ATHENS (Reuters) - Riots erupted for a fifth day and strikes paralyzed Greece on Wednesday, as unrest ignited by the police shooting of a teenager was fueled further by resentment of economic hardship and government scandals.
Prime Minister Costas Karamanlis announced financial support for businesses damaged in the riots and main socialist opposition leader George Papandreou appealed for an end to the violence that has gripped more than 10 Greek cities.
“Government murderers!” demonstrators shouted, furious at the shooting of a boy by police on Saturday.
Karamanlis, clinging to a thin majority, pledged to safeguard people from violence, but did not say how. Government sources denied rumors emergency measures were being considered. No more protests are planned this week and the premier flies to Brussels on Thursday for an EU summit but tension remains high.
Protesters lobbed firebombs at police, who returned volleys of tear gas outside Athens polytechnic university. Hooded youths pulled a driver from her car and set it alight in front of her.
Earlier, marchers clashed with police outside parliament following a rally against economic and social policy.
“Participation in the strike is total, the country has come to a standstill,” said Stathis Anestis, spokesman for the GSEE union federation, which called the 24-hour strike along with its public sector counterpart ADEDY, numbering millions of members.
Foreign and domestic flights were grounded, banks and schools were shut, and hospitals ran on emergency services as hundreds of thousands of Greeks walked off the job.
Unions say privatizations, tax rises and pension reform have worsened conditions, especially for the one-fifth of Greeks who live below the poverty line, just as the global downturn is hurting the 240 billion-euro economy.
“We are fed up with scandals and corruption,” said demonstrator Efi Giannisi, 38, an English teacher.
The Greek Commerce Confederation said damage to businesses in Athens alone was worth about 200 million euros ($259 million), with 565 shops seriously damaged.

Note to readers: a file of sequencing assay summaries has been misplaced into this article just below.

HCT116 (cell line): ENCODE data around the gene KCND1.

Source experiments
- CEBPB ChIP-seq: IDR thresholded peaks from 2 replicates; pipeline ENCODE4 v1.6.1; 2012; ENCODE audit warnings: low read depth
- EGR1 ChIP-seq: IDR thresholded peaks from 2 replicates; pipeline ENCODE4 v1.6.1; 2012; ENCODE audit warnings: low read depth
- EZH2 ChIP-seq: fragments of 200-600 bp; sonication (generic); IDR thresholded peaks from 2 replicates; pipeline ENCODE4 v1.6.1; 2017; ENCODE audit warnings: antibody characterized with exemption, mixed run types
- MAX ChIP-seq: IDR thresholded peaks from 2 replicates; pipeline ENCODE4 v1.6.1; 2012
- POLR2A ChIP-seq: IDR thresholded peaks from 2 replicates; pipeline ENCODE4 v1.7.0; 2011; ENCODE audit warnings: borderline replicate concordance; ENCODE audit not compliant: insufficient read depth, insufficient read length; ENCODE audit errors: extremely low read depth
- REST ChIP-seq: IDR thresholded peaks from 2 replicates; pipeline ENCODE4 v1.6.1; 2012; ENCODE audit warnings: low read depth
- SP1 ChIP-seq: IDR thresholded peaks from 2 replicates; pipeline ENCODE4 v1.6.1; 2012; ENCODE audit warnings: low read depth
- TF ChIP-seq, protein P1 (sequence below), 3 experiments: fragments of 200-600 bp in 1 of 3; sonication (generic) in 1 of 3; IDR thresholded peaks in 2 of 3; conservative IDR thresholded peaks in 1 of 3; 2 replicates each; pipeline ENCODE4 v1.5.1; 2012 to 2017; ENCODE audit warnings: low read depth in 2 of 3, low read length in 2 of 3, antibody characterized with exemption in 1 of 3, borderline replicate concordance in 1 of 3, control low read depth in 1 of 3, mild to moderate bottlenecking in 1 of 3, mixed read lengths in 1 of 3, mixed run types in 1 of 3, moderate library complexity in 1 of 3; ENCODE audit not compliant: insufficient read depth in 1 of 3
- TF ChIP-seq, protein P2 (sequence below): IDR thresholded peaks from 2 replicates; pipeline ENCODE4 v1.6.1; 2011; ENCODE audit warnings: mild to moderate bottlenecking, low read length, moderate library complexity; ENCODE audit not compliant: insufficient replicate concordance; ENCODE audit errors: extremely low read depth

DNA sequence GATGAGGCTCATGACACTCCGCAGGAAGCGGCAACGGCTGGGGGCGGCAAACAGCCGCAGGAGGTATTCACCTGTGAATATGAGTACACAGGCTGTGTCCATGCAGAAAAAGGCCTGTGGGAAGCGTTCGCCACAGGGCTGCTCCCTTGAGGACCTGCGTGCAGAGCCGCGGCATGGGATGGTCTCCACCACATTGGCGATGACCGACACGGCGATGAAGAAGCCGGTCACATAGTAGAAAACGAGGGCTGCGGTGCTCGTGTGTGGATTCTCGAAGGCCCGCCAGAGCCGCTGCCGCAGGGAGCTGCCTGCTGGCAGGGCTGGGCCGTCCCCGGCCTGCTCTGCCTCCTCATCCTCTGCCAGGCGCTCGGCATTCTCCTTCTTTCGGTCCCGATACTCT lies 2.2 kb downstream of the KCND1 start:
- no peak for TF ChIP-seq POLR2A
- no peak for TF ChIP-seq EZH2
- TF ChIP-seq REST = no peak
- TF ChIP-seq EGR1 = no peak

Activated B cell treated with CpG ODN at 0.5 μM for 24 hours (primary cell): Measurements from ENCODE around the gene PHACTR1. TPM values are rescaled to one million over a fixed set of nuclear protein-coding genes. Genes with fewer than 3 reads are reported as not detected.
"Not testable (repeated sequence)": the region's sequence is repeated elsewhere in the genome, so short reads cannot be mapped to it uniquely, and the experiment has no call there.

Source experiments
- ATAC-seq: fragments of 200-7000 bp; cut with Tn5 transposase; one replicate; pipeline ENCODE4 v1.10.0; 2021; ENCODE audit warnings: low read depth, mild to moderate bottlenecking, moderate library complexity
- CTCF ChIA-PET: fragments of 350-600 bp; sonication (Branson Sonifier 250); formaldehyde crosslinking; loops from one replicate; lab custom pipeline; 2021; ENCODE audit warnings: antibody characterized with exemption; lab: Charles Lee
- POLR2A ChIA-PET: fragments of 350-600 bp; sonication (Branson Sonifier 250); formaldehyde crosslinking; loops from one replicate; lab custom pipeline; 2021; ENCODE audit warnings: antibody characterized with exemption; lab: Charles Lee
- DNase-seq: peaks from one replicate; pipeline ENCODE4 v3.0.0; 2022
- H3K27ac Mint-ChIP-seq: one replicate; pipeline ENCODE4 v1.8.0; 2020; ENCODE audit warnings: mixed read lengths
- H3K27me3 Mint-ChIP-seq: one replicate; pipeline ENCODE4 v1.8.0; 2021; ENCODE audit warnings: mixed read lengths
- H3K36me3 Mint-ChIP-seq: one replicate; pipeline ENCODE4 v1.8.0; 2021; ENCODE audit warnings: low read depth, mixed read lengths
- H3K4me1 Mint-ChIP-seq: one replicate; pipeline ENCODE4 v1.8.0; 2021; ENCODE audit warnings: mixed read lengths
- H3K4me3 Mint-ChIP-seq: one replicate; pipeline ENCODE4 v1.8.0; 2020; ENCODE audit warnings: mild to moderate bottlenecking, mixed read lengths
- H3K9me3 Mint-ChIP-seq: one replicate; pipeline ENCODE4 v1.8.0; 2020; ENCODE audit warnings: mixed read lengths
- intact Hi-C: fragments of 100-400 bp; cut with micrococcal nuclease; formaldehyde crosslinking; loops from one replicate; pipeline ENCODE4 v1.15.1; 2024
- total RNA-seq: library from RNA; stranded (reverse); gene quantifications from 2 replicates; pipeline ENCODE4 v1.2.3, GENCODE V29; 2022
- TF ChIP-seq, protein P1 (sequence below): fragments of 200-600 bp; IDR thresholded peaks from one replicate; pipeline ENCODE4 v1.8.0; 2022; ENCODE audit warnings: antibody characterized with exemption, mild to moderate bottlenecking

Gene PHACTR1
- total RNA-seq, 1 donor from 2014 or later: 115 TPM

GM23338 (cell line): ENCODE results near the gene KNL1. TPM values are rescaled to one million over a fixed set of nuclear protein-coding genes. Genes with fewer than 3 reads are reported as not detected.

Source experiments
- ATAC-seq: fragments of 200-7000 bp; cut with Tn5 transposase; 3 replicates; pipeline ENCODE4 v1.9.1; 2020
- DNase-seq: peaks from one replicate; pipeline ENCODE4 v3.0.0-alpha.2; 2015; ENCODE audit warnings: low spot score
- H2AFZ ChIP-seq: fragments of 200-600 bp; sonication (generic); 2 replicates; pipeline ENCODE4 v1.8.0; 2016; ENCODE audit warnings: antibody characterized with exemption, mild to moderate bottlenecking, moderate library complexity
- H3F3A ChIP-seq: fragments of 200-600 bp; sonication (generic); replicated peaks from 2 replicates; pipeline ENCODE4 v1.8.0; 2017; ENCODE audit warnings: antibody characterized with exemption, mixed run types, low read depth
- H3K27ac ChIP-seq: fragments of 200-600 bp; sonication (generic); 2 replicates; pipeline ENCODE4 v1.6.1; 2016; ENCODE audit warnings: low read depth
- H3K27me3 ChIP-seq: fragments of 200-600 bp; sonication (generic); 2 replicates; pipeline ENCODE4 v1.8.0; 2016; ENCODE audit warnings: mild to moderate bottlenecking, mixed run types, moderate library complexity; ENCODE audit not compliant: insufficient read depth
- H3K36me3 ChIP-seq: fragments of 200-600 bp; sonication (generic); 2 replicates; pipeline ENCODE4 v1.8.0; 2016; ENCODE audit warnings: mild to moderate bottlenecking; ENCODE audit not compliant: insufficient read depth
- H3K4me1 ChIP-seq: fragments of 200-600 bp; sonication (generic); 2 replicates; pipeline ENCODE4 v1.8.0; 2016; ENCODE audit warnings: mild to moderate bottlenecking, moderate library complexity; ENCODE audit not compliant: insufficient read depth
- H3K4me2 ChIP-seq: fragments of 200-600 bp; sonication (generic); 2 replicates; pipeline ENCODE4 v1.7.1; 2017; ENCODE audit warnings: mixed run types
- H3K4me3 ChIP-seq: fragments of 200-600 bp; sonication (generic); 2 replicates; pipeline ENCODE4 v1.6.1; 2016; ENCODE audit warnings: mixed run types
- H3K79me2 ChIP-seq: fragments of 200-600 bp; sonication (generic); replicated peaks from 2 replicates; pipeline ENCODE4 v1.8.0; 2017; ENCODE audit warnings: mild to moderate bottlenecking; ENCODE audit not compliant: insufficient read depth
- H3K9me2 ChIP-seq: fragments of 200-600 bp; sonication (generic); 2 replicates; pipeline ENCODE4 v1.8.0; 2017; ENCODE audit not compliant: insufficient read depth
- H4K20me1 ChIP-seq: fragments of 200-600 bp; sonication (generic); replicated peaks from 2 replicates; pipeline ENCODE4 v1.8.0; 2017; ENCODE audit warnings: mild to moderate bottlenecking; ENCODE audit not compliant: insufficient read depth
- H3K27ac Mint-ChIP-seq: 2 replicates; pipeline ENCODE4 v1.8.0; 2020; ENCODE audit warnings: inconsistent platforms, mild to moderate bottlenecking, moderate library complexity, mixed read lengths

In a televised message, Karamanlis, who swept to power amid the euphoria of the 2004 Athens Olympics, announced subsidies, loans and tax relief measures for those affected.
“The government is determined not only to make citizens feel safe but to support businesses which suffered damage,” he said.
In four years of conservative rule, a series of scandals, devastating forest fires, and unsuccessful economic measures have erased the optimistic mood of 2004.
The opposition socialist party, which has overtaken the ruling conservatives in opinion polls, has called for elections.
“I appeal to all to show responsibility, restraint and to end the violence that our country is experiencing these days,” Papandreou told a conference.
One policeman has been charged with murder and his partner with abetting him over the shooting of Alexandros Grigoropoulos, 15. A prosecutor on Wednesday ordered them both jailed pending trial after the officer testified he had fired in the air.
His lawyer told Reuters the investigation had shown the bullet had ricocheted but witnesses told TV stations after the shooting that the policeman had aimed at the boy and fired.
The ballistics report has not yet been officially published.
Rioting over the boy’s death began in Athens on Saturday and quickly spread across the European Union nation of 11 million people. Greeks also protested in Paris, Berlin, London, Rome, The Hague, Moscow, New York, Italy and Cyprus. The unrest is the worst in Greece since the aftermath of military rule in 1974.
In Rome, demonstrators burned a garbage bin and threw fire crackers and rocks at police cars trying to stop them reaching the Greek embassy.
Some shopowners in Athens started to replace broken windows and others boarded them up to prevent further damage. Bus stops and litter bins were blackened by fire, public telephone booths smashed and some buildings gutted by blazes.
Greece has a tradition of violence at student rallies and firebomb attacks by anarchist groups are common.
Additional reporting by Daniel Flynn, Lefteris Papadimas, Tatiana Fragou and Angeliki Koutantou; writing by Dina Kyriakidou; editing by Andrew Roche